This week in Michigan Politics, political analyst Jack Lessenberry talks about a new law affecting school districts in trouble, college tuition hikes, a former inmate healthcare snafu, and Michigan veterans.
Schools in trouble
Governor Rick Snyder signed a bill allowing the state or intermediate school districts to step in earlier when schools are in financial trouble. The law is supposed to prevent schools from becoming bankrupt, but Democrats worry the laws make it easier for the state to appoint an emergency manager.
Lessenberry says schools are on board with some of the law's policies, such as replenishing the emergency loan fund and providing some early warning signs when school districts are in trouble.
Lessenberry explained the law will affect around 1/5 of traditional school districts and around 1/6 of charter schools.
Oakland University instituted one of the biggest tuition hikes from a state school this year – over eight percent. This means that they, along with any school that raises tuition by more than 3.2 percent will not get state aid.
This is the second school to raise tuition higher than the state aid allowance, with Eastern Michigan being the first.
Lessenberry says the school incentives are a “farce” because schools get more from raising tuition than they could get from the state.
For example, Lessenberry says, "Oakland will give up a million dollars in order to make 12 milion more."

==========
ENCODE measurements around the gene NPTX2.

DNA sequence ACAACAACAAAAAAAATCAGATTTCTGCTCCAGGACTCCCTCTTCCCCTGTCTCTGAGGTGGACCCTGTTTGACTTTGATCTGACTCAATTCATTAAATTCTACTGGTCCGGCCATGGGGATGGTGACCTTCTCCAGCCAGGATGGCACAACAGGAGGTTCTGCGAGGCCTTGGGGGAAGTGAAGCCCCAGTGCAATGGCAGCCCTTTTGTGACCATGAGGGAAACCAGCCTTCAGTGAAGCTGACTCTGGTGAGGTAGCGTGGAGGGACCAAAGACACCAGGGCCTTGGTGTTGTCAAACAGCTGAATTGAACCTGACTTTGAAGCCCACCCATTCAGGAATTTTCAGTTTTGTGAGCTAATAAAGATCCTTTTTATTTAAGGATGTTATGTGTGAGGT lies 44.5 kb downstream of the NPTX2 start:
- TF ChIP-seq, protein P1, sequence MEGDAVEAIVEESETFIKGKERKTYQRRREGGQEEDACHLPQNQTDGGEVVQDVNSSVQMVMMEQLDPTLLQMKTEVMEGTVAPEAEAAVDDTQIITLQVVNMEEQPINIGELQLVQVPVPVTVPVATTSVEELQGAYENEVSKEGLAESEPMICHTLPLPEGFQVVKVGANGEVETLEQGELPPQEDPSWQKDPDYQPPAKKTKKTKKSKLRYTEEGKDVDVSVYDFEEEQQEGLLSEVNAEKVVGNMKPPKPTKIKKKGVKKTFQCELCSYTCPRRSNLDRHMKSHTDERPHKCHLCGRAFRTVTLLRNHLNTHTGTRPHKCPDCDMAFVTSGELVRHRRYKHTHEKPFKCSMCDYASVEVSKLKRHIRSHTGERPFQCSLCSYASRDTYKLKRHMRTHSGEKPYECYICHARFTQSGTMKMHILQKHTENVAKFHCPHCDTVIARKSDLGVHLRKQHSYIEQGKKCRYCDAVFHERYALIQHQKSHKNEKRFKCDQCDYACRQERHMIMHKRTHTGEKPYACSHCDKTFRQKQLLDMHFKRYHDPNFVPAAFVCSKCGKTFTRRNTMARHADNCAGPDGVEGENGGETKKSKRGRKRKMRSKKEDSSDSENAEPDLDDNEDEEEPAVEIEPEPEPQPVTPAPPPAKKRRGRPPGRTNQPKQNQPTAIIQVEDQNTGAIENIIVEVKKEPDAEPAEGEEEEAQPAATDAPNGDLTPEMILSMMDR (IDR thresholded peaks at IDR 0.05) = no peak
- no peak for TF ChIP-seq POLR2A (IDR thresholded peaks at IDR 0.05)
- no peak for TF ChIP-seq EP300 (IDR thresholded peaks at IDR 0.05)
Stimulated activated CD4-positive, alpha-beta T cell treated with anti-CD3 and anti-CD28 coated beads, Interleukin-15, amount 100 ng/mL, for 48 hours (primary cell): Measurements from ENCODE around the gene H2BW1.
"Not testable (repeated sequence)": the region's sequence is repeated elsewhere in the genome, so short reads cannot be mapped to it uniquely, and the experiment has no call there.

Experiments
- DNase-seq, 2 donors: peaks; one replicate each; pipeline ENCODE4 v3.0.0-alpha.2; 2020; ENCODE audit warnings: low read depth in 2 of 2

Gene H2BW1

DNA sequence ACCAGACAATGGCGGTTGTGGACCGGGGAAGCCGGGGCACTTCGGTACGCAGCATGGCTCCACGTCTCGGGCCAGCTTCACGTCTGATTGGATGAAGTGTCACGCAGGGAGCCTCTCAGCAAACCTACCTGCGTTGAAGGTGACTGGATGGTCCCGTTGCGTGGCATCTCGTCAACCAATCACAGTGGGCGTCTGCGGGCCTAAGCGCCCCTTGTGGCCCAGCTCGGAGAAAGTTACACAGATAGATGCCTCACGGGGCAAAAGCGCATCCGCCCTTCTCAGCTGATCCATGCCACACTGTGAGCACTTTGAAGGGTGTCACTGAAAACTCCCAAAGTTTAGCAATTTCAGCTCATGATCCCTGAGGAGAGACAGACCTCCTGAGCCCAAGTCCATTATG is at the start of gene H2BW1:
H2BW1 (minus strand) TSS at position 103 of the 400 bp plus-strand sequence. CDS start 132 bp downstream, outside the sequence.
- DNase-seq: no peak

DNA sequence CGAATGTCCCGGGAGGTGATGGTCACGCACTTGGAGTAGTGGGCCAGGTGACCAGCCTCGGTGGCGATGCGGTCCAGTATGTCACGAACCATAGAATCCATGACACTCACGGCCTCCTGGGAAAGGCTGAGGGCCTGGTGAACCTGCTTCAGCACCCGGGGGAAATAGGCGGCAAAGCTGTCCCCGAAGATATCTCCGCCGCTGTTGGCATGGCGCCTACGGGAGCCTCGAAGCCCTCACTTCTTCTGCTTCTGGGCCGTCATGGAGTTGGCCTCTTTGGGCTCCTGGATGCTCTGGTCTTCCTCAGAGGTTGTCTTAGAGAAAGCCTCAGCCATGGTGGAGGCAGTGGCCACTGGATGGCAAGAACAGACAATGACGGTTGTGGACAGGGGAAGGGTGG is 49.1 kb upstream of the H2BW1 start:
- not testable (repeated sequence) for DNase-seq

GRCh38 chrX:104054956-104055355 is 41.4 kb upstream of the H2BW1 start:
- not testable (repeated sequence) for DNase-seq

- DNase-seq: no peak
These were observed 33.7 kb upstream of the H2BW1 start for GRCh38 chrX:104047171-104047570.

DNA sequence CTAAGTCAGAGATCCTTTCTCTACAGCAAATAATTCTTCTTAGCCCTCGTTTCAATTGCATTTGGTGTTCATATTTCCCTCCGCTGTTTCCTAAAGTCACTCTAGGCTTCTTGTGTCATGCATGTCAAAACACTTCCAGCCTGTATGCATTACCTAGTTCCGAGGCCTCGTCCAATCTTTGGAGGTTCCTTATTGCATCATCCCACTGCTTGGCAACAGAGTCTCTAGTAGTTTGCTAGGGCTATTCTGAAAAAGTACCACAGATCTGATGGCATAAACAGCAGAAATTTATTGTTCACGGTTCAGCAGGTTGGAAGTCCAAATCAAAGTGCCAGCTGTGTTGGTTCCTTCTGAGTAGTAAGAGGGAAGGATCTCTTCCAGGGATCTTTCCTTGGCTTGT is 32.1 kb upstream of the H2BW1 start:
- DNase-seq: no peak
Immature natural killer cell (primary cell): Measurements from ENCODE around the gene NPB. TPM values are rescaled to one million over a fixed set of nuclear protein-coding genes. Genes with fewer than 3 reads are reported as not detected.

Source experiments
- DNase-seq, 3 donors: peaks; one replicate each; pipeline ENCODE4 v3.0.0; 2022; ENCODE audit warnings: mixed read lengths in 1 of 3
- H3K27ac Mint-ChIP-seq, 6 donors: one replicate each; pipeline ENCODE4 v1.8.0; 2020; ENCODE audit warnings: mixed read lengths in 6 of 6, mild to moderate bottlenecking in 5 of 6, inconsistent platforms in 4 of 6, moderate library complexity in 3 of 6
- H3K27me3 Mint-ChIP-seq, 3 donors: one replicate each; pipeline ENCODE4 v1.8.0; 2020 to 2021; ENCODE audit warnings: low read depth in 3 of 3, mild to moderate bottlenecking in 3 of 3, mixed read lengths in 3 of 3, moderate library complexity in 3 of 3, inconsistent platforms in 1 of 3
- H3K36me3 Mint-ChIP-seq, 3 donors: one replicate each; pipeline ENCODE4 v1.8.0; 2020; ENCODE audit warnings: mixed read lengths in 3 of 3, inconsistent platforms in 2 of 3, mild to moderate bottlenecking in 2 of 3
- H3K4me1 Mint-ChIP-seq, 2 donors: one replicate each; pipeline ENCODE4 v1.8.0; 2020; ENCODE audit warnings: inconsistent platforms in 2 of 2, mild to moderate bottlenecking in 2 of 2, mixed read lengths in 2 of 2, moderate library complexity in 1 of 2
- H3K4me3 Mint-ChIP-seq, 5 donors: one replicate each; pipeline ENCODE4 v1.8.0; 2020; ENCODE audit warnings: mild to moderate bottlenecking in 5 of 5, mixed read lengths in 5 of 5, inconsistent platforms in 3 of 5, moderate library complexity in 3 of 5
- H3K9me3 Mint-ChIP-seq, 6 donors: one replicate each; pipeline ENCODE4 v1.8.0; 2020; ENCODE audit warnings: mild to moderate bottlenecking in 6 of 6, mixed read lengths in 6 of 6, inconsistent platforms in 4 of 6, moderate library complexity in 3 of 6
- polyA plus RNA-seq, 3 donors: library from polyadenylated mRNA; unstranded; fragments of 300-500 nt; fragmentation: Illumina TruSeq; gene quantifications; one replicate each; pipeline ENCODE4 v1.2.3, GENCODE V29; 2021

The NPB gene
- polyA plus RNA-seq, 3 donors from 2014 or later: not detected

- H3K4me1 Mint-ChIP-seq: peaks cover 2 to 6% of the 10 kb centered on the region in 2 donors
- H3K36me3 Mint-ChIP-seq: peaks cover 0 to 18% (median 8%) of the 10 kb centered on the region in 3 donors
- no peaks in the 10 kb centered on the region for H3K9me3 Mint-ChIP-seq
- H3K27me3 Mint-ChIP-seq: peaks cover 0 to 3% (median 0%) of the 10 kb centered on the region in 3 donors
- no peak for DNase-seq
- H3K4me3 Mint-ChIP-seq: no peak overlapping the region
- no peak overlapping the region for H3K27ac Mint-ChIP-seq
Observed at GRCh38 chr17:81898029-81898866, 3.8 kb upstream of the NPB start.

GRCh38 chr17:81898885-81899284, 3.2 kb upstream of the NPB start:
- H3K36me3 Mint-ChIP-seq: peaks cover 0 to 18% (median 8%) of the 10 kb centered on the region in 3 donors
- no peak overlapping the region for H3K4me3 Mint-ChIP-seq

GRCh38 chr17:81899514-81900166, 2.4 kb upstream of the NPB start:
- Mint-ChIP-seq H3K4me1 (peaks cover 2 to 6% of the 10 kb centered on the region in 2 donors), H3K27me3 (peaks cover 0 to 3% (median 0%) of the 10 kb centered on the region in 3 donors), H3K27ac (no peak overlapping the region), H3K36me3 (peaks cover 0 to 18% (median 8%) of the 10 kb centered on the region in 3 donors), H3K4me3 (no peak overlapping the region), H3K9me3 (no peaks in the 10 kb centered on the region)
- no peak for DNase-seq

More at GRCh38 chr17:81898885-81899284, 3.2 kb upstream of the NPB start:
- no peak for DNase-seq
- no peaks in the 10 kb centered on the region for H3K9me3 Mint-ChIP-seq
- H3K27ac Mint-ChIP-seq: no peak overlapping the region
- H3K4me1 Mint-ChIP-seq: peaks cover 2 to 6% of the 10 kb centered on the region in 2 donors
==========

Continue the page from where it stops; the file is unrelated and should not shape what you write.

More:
These tuition hikes are in response to a drop in state funding for universities.
“Higher education has been systematically starved by the state for a number or years,” says Lessenberry.
Michigan wrongly spent 1.7 million dollars on healthcare for former inmates, possibly because corrections workers were not properly screening the health of inmates with serious conditions.
Inmates receive free medical care from outside doctors while locked up. But when inmates were released they kept going to these doctors, and the bills kept going to the prisons, resulting in taxpayers paying 1.7 million dollars when they weren't supposed to. Lessenberry says this is a symptom of a bigger problem.
“It sort of illustrates again the kind of irrationality of our healthcare system, in that the only time people get decent healthcare is when they are behind bars,” says Lessenberry.
Beyond the Battlefield
Michigan Radio’s series “Beyond the Battlefield” explores the lives of Michigan vets as they try to move from soldier to civilian.
Lessenberry has been particularly struck by how the end of the draft has shaped the socio-economic population of today’s military. He says during the draft, everybody, including the upper-middle class, had to serve. But that's not the case anymore.
“Today’s veterans are largely people on the bottom end of the socio-economic ladder," Lessenberry says. "People in policy making decisions often know few or know actual veterans and I think it’s easier for them to unfortunately get lost in the shuffle.”
Michigan Radio Newsroom - Cheyna Roth